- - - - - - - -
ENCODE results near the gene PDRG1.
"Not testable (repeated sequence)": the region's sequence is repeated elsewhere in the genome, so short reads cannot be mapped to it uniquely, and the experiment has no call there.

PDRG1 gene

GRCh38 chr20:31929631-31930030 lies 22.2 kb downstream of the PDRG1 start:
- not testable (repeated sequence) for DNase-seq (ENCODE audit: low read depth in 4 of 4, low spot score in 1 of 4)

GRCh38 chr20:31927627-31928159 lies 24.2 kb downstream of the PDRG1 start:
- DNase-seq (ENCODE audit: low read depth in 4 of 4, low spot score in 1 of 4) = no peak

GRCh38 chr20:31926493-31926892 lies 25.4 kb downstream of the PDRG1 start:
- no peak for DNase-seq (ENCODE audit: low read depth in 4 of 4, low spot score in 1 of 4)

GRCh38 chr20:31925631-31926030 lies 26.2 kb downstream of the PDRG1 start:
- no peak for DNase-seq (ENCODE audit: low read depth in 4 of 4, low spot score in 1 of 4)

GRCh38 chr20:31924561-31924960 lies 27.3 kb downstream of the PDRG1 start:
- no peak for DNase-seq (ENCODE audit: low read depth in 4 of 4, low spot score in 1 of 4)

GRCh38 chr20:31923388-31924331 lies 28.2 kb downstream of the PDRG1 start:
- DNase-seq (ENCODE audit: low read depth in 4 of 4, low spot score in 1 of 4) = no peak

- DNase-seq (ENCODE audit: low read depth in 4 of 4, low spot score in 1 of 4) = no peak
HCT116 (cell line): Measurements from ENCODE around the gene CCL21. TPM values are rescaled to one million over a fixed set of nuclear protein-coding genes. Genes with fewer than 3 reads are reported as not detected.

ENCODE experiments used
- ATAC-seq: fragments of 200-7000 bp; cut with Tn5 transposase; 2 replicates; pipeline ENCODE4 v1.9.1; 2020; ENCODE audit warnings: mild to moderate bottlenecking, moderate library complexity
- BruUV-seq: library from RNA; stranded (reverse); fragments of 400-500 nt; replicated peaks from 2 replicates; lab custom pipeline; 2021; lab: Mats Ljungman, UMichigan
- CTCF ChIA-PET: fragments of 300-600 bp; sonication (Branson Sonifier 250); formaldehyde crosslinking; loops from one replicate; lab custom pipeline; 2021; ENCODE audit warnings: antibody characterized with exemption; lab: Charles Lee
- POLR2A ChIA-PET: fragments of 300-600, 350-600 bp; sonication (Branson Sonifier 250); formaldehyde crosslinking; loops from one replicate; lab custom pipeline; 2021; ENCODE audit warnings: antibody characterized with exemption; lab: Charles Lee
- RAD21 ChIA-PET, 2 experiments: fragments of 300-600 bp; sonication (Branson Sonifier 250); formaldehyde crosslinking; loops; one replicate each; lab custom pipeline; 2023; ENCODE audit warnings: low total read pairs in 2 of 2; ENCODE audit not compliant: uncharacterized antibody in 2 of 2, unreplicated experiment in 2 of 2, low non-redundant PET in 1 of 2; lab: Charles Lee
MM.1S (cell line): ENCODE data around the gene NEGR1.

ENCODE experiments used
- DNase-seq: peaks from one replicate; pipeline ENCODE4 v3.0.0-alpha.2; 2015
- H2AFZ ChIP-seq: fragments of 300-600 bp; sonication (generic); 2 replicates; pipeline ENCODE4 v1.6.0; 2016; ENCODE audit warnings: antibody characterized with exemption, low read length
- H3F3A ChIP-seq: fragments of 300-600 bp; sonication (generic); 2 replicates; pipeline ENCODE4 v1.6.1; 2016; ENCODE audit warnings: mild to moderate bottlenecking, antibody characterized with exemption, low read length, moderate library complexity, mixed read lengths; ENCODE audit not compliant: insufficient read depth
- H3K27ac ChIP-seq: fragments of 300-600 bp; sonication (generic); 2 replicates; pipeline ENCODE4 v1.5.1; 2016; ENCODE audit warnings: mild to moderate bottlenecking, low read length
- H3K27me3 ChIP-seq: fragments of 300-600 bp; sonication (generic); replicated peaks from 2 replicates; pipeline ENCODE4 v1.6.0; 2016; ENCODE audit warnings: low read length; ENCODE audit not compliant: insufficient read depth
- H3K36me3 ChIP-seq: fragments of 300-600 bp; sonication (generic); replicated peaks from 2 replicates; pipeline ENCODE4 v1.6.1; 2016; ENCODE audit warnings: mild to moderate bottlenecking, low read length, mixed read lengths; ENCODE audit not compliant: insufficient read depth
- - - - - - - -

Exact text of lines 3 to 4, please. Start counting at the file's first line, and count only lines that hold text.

PDRG1 gene

GRCh38 chr20:31929631-31930030 lies 22.2 kb downstream of the PDRG1 start: